Minnesota fourth grader speaks out on ‘secret’ equity survey 

Rep. Tom Emmer, whose congressional district includes Sartell, called the story "incredibly concerning."

Haylee Yasgar and her mom, Kelsey, appeared on Fox News Monday morning. (Fox News/screenshot)

A fourth grade student from Sartell, Minnesota, joined Fox News Monday morning to discuss her school district’s mandated “equity survey.”

The Sartell-St. Stephen School Board has faced pushback from concerned parents who object to the district’s hiring of Equity Alliance Minnesota, a left-wing group that was paid $80,000 to conduct an “equity audit.”

As part of this audit, students were required to complete an “equity survey” but couldn’t share the contents of the survey with their parents, according to student Haylee Yasgar.

“My teacher said that I could not skip any questions even when I didn’t understand them. One question asked us what gender we identify with. I was very confused along with a lot of other classmates,” Yasgar said at a school board meeting last week. “Being asked to hide this from my mom made me very uncomfortable, like I was doing something wrong.”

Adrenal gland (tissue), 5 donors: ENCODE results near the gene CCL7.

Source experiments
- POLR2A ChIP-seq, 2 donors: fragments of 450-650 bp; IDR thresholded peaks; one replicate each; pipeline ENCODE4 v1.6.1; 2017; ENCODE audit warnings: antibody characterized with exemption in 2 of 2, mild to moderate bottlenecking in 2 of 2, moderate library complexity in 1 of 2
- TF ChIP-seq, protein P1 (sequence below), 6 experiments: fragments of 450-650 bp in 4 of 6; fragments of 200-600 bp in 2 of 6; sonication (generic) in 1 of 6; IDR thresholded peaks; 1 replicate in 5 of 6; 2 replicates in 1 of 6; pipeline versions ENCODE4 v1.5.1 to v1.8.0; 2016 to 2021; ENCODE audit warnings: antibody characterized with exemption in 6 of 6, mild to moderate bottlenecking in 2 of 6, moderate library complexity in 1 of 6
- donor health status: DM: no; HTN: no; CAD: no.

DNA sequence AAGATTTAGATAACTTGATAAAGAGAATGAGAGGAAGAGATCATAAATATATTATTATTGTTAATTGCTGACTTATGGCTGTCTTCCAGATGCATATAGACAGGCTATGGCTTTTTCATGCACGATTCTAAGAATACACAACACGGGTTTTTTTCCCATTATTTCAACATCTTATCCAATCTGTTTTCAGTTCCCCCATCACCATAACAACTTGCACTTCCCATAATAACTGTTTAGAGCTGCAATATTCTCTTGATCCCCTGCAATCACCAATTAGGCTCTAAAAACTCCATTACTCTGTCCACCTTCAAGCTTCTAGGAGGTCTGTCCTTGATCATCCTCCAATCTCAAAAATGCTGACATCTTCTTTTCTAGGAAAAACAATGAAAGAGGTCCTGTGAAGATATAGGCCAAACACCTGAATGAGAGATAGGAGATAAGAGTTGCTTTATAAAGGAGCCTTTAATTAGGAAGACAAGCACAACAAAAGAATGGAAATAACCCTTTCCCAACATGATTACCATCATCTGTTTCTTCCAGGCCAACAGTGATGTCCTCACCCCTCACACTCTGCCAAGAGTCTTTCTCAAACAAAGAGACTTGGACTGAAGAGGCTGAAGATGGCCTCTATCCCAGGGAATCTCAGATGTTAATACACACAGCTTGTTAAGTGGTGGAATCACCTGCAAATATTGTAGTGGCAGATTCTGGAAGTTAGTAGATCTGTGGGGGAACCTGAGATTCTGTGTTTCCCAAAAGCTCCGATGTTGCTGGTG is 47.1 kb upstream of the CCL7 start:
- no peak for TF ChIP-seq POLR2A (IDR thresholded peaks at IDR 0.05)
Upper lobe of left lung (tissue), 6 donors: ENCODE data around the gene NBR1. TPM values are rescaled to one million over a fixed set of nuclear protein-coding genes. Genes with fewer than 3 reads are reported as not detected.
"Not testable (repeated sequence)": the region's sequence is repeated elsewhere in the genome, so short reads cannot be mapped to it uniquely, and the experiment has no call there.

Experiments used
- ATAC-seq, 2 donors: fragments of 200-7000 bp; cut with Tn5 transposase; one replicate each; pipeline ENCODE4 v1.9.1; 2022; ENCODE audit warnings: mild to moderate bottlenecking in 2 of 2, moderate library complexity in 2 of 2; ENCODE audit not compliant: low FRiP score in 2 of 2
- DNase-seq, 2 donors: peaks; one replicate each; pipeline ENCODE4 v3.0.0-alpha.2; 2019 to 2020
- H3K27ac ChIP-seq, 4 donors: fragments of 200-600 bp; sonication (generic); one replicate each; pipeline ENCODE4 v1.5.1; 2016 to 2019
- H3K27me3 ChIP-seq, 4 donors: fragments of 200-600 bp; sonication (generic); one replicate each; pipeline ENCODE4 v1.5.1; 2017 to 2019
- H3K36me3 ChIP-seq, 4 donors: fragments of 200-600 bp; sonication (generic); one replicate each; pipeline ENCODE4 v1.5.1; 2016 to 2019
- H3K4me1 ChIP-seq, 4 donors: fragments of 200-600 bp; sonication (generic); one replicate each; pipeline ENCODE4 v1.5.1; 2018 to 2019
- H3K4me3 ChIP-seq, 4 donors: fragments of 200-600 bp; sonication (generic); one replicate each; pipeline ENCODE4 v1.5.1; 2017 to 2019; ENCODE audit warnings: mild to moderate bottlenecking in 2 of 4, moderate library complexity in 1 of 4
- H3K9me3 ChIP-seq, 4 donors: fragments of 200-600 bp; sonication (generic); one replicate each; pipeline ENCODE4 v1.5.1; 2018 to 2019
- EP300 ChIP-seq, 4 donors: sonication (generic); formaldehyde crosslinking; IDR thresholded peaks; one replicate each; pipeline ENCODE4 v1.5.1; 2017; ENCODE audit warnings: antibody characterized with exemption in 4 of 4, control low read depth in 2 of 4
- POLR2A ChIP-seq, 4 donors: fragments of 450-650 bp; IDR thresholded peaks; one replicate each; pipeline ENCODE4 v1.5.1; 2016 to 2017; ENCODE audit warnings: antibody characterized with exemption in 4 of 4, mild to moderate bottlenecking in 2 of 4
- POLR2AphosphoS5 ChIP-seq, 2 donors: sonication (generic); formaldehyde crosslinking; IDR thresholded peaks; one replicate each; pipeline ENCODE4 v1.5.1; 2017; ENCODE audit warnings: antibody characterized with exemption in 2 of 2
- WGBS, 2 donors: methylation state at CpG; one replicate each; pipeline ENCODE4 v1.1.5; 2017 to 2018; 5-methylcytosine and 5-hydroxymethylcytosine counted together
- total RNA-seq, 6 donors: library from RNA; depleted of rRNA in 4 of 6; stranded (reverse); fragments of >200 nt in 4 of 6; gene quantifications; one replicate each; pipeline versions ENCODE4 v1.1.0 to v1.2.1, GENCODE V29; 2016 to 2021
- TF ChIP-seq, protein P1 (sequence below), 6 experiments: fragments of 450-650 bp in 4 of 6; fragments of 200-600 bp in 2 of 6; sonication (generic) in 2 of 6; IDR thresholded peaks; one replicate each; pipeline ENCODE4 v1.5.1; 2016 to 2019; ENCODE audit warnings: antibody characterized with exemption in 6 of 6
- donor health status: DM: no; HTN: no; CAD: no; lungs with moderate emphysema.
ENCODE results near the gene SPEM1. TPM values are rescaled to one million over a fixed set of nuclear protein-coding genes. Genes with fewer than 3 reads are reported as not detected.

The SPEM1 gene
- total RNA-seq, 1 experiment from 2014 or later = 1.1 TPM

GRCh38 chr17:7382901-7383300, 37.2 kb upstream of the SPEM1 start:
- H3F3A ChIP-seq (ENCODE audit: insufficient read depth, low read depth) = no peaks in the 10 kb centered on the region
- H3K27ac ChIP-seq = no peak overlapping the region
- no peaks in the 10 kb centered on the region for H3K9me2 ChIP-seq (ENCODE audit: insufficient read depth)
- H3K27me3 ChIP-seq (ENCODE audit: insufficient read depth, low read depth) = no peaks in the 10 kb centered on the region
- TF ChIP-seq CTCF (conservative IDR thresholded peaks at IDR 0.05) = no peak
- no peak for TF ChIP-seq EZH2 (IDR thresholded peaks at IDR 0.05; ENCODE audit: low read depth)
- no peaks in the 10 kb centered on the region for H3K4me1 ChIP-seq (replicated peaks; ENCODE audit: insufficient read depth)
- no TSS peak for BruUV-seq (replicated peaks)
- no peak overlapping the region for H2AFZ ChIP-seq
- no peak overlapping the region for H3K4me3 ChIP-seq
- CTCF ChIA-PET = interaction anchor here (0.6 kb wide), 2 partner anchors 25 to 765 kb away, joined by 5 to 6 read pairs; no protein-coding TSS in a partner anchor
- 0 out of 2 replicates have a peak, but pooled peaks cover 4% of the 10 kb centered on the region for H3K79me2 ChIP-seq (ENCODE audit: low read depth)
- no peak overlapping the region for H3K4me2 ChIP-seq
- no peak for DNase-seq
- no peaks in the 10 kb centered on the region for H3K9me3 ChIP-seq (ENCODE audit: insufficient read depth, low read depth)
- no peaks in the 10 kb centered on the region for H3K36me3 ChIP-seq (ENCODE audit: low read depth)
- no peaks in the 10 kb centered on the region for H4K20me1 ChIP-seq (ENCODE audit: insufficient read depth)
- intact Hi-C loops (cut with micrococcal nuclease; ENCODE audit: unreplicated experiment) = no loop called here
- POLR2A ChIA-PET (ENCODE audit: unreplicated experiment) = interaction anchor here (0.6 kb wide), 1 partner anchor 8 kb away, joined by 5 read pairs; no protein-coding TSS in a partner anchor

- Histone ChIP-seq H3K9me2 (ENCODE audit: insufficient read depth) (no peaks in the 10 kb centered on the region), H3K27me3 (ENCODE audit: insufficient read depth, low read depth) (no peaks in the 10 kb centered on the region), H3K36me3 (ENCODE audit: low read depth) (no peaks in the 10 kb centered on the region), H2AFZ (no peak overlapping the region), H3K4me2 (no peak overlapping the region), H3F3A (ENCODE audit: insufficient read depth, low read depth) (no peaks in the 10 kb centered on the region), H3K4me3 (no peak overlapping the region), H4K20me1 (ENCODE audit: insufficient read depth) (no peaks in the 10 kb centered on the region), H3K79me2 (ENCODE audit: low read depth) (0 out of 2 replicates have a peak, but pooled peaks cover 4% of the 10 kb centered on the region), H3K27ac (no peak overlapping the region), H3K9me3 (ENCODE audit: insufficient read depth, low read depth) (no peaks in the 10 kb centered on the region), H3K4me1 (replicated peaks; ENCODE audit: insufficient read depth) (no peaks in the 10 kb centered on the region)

Yasgar’s mom, Kelsey, told Fox News that parents were “informed that the equity audit was taking place,” but “they were not informed on the date of the activity and not given other details.”

“I was very upset when I found out that she was told not to repeat any of the questions to me or any other adult in her life,” she said.

According to one question on the survey obtained by Fox News, students were asked if they “currently identify” as female, male, transgender “or something else.”

“Transgender people have a gender identity or gender expression that differs from their assigned sex. For example, they were born male but now identity as female,” the question says.

Haylee said she was “confused” by the question, and got “nervous and uncomfortable” when she was told she couldn’t discuss it with her parents.

Rep. Tom Emmer, whose congressional district includes Sartell, called the story “incredibly concerning.”

“Parents have every right to know what’s being taught, and students should feel comfortable talking to them about what’s happening in the classroom,” he said on Twitter.

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